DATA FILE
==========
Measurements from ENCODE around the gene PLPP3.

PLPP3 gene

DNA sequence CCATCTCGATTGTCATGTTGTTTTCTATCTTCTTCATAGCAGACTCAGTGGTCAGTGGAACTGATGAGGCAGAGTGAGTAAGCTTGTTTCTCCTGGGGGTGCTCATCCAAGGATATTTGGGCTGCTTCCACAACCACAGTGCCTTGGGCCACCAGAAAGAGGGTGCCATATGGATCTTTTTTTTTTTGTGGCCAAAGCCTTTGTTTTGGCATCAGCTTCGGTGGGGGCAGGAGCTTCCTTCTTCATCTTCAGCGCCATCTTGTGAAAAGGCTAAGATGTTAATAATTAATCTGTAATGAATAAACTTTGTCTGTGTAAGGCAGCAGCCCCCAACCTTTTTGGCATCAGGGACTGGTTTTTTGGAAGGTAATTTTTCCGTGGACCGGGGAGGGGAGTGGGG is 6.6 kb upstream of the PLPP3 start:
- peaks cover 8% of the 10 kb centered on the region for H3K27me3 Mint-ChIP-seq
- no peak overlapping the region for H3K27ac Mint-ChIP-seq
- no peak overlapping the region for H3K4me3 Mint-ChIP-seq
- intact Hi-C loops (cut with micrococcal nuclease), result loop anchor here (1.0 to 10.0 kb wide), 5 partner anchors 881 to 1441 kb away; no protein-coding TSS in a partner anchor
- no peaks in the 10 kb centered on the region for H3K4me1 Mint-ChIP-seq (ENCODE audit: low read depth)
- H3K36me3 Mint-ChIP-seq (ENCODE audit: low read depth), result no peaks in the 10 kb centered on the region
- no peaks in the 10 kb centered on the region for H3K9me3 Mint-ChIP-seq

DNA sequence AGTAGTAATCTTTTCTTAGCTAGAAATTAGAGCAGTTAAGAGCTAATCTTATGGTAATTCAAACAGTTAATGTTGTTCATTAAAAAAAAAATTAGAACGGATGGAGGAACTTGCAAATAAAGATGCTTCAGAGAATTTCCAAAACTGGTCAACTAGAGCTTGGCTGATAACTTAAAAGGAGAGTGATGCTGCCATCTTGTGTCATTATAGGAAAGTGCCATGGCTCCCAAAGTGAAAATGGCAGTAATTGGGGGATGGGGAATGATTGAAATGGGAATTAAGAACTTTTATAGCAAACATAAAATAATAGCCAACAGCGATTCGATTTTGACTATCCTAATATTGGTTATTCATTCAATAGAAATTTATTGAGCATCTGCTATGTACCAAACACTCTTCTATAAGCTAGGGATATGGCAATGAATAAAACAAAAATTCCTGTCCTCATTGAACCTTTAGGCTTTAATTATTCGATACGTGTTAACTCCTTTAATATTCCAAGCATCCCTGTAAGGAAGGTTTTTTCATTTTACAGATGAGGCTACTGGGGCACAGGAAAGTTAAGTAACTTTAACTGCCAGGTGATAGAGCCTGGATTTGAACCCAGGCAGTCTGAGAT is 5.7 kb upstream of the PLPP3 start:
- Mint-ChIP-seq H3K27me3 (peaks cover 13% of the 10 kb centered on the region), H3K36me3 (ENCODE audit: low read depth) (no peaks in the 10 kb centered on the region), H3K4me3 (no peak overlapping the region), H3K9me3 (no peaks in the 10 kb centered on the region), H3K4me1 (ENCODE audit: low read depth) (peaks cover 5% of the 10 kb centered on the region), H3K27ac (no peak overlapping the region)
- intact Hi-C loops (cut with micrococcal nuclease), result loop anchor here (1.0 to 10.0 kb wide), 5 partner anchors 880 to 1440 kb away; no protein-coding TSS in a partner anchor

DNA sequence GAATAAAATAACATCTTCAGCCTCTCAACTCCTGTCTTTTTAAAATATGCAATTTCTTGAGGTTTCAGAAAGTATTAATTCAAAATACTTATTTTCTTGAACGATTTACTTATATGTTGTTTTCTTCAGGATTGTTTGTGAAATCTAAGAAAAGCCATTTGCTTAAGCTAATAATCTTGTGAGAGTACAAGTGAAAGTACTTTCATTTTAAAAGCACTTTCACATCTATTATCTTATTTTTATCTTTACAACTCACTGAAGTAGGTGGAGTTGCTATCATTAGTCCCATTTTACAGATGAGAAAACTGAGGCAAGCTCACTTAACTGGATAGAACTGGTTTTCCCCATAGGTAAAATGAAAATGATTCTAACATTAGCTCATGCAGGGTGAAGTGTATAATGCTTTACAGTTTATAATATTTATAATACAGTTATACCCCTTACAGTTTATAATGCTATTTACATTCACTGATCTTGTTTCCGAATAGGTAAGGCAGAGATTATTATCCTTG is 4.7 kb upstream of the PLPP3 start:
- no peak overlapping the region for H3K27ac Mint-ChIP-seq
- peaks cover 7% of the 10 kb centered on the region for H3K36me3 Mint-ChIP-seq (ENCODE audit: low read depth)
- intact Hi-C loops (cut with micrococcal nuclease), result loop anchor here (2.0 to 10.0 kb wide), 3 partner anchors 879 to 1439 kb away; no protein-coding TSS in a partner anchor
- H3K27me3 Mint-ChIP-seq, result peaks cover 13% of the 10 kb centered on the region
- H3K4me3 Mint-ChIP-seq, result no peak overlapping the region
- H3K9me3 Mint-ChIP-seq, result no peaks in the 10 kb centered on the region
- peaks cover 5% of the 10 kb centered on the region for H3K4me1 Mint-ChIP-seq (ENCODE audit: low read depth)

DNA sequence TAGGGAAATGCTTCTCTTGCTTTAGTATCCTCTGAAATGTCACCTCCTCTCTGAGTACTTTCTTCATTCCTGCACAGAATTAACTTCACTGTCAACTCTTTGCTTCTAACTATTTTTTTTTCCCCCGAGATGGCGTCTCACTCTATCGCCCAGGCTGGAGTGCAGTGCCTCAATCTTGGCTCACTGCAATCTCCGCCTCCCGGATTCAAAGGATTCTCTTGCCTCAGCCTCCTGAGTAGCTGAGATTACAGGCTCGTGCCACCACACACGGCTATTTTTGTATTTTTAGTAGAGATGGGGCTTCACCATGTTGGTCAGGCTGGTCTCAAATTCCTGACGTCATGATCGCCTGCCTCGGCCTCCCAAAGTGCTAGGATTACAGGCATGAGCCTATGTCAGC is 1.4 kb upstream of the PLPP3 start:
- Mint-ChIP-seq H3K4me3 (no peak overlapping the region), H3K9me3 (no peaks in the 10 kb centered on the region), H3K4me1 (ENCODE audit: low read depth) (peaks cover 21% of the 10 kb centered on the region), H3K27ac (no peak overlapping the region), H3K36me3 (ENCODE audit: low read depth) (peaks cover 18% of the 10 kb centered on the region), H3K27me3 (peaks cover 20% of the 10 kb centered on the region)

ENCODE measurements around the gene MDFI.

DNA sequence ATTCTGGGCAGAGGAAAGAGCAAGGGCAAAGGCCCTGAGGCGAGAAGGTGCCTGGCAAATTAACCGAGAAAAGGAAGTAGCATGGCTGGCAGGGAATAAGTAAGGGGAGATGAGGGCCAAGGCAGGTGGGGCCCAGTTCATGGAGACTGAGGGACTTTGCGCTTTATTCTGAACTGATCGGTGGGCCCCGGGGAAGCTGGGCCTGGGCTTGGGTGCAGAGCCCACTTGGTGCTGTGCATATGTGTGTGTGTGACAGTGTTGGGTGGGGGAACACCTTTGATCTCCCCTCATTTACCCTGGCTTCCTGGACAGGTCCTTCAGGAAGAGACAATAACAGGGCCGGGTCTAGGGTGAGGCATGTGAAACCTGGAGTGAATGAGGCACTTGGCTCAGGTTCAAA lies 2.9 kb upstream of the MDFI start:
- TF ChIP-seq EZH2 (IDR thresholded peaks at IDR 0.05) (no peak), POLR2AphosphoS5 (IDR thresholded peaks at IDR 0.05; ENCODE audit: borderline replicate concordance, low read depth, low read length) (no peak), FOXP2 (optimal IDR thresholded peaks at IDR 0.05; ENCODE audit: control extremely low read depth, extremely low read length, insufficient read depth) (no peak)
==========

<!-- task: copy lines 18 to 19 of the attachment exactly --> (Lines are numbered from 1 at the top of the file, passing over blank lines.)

- H3K27me3 Mint-ChIP-seq, result peaks cover 13% of the 10 kb centered on the region
- H3K4me3 Mint-ChIP-seq, result no peak overlapping the region